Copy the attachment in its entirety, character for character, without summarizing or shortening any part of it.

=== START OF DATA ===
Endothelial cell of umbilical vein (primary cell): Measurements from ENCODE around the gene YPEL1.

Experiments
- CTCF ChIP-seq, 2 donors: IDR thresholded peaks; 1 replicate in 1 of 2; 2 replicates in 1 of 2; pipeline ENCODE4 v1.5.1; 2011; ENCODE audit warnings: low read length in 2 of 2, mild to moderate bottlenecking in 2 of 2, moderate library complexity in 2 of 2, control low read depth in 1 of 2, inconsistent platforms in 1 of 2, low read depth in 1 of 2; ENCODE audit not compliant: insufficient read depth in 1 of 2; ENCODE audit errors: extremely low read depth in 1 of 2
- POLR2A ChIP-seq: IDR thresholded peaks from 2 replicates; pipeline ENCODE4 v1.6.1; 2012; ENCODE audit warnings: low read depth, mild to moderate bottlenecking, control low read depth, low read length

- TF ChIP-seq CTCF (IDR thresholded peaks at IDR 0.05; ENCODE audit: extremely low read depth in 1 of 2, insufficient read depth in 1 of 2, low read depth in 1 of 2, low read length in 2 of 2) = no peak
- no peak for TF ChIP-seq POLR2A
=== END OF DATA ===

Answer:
Endothelial cell of umbilical vein (primary cell): Measurements from ENCODE around the gene YPEL1.

Experiments
- CTCF ChIP-seq, 2 donors: IDR thresholded peaks; 1 replicate in 1 of 2; 2 replicates in 1 of 2; pipeline ENCODE4 v1.5.1; 2011; ENCODE audit warnings: low read length in 2 of 2, mild to moderate bottlenecking in 2 of 2, moderate library complexity in 2 of 2, control low read depth in 1 of 2, inconsistent platforms in 1 of 2, low read depth in 1 of 2; ENCODE audit not compliant: insufficient read depth in 1 of 2; ENCODE audit errors: extremely low read depth in 1 of 2
- POLR2A ChIP-seq: IDR thresholded peaks from 2 replicates; pipeline ENCODE4 v1.6.1; 2012; ENCODE audit warnings: low read depth, mild to moderate bottlenecking, control low read depth, low read length

- TF ChIP-seq CTCF (IDR thresholded peaks at IDR 0.05; ENCODE audit: extremely low read depth in 1 of 2, insufficient read depth in 1 of 2, low read depth in 1 of 2, low read length in 2 of 2) = no peak
- no peak for TF ChIP-seq POLR2A